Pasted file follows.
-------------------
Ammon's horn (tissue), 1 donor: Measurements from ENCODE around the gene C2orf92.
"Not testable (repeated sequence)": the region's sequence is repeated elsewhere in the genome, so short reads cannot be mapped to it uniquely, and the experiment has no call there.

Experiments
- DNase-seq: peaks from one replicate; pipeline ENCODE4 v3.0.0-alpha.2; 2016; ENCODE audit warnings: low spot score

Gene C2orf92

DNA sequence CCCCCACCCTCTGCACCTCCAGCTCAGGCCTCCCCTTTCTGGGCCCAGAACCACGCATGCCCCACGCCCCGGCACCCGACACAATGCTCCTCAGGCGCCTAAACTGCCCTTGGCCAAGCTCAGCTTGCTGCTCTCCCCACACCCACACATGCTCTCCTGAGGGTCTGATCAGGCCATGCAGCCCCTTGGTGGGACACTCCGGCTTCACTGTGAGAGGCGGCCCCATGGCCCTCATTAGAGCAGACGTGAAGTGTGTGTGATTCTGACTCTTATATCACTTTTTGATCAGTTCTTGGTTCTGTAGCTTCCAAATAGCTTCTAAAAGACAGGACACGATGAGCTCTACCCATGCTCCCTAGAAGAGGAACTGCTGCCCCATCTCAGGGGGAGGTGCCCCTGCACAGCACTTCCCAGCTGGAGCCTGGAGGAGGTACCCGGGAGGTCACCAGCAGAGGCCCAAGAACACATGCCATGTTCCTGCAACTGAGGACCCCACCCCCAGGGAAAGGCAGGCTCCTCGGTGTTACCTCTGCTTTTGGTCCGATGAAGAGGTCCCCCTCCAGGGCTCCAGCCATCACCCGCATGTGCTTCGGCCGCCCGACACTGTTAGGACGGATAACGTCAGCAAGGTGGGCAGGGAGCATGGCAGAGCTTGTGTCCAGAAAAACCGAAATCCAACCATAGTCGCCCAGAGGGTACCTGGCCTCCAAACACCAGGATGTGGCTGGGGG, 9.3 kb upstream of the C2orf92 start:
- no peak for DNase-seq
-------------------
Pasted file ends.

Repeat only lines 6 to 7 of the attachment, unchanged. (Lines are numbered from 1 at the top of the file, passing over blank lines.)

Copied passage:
DNA sequence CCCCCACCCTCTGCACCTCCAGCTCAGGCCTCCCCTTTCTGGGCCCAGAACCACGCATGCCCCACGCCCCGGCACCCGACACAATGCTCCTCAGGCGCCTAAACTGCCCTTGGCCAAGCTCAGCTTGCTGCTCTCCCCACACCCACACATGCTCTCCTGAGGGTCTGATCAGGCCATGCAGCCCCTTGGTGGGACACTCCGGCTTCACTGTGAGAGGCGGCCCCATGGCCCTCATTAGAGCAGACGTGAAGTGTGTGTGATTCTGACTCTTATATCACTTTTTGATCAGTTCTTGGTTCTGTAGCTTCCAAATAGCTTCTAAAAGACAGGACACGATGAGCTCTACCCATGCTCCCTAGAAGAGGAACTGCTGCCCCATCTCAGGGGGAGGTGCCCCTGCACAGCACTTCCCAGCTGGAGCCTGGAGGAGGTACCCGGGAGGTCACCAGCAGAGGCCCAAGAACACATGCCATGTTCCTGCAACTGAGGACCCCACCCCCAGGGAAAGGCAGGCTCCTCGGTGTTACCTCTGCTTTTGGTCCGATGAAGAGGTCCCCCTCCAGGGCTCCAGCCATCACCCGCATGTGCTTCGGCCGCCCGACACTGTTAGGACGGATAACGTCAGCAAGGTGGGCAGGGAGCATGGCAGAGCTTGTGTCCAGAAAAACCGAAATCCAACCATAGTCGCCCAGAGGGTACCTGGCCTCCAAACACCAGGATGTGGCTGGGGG, 9.3 kb upstream of the C2orf92 start:
- no peak for DNase-seq